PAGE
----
Envy came next, Envy with squinting eyes,
Sick of a strange disease, his neighbour’s health;
Best then he lives when any better dies,
Is never poor but in another’s wealth:
On best mens harms and griefs he feeds his fill,
Else his own maw doth eat with spiteful will,
Ill must the temper be, where diet is so ill.
—FLETCHER’S PURPLE ISLAND.
“Envy, (says Lord Bacon) has no holidays.” There cannot perhaps be a more lively and striking description of the miserable state of mind those endure, who are tormented with this vice. A spirit of emulation has been supposed to be the source of the greatest improvements; and there is no doubt but the warmest rival ship will produce the most excellent effects; but it is to be feared, that a perpetual state of contest will injure the temper so essentially, that the mischief will hardly be counterbalanced by any other advantages. Those, whose progress is the most rapid, will be apt to despise their less successful competitors, who, in return, will feel the bitterest resentment against their more fortunate rivals. Among persons of real goodness, this jealousy and contempt can never be equally felt, because every advancement in piety will be attended with a proportionable increase of humility, which will lead them to contemplate their own improvements with modesty, and to view with charity the miscarriages of others.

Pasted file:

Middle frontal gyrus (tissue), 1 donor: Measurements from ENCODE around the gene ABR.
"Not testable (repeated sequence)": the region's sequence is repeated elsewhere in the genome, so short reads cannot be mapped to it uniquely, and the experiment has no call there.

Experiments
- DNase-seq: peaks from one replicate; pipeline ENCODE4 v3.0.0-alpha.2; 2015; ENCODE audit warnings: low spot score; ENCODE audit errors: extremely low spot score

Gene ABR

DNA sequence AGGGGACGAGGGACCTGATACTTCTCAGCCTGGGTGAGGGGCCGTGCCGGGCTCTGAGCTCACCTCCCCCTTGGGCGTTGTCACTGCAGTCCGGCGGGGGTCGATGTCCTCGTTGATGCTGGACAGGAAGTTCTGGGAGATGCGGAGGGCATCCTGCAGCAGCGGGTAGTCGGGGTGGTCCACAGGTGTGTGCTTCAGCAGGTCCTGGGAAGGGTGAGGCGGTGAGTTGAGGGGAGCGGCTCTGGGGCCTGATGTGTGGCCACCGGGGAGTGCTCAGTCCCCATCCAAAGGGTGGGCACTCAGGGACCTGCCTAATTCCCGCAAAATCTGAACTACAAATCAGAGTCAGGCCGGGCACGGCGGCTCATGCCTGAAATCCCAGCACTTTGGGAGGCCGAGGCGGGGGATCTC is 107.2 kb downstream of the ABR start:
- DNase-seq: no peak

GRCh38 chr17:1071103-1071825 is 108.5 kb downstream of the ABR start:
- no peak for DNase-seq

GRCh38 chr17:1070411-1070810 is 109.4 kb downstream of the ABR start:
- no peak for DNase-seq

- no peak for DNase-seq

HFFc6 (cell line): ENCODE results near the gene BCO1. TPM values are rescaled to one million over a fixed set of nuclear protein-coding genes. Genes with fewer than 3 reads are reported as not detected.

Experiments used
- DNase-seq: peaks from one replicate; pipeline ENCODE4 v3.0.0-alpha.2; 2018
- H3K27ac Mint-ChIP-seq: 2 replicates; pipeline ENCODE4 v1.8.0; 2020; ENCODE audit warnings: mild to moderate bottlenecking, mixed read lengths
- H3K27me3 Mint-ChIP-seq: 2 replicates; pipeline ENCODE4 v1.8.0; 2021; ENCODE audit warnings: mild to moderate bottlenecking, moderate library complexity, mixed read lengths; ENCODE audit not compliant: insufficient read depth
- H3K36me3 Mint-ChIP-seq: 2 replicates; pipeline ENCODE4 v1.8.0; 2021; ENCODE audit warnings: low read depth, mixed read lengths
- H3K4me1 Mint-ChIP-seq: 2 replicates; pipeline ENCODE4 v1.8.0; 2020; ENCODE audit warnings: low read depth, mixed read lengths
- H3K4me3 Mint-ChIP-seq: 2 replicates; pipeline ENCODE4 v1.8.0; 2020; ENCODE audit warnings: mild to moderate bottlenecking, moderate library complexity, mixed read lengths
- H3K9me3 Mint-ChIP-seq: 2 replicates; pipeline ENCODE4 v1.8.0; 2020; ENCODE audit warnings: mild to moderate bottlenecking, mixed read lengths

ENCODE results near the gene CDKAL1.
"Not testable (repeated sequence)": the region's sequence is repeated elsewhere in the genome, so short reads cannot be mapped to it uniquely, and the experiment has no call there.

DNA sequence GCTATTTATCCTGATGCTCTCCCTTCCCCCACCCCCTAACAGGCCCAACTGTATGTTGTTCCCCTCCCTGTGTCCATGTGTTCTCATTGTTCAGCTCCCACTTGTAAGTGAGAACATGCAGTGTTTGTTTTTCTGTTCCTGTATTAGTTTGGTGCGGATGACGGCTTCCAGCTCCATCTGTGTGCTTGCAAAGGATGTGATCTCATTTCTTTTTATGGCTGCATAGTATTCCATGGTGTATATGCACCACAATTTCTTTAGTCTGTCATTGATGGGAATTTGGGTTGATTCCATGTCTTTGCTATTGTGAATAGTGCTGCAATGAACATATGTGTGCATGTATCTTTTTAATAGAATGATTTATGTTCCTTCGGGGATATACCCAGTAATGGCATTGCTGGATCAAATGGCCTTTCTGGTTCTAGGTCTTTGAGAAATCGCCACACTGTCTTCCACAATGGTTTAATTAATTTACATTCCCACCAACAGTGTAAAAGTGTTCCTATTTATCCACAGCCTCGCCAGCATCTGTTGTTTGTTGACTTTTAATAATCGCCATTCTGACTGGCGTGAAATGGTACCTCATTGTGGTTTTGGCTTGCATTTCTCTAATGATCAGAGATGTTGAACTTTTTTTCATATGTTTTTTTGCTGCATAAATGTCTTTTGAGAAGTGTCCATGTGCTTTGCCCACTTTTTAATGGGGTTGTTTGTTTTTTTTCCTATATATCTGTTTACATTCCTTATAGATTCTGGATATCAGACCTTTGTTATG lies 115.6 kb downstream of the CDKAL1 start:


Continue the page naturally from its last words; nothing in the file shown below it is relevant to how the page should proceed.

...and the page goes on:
When an envious man is melancholy, one may ask him, in the words of Bion, what evil has befallen himself, or what good has happened to another? This last is the scale by which he principally measures his felicity, and the very smiles of his friends are so many deductions from his own happiness. The wants of others are the standard by which he rates his own wealth, and he estimates his riches, not so much by his own possessions, as by the necessities of his neighbours.
When the malevolent intend to strike a very deep and dangerous stroke of malice, they generally begin the most remotely in the world from the subject nearest their hearts. They set out with commending the object of their envy for some trifling quality or advantage, which it is scarcely worth while to possess: they next proceed to make a general profession of their own good-will and regard for him: thus artfully removing any suspicion of their design, and clearing all obstructions for the insidious stab they are about to give; for who will suspect them of an intention to injure the object of their peculiar and professed esteem? The hearer’s belief of the fact grows in proportion to the seeming reluctance with which it is told, and to the conviction he has, that the relater is not influenced by any private pique, or personal resentment; but that the confession is extorted from him sorely against his inclination, and purely on account of his zeal for truth.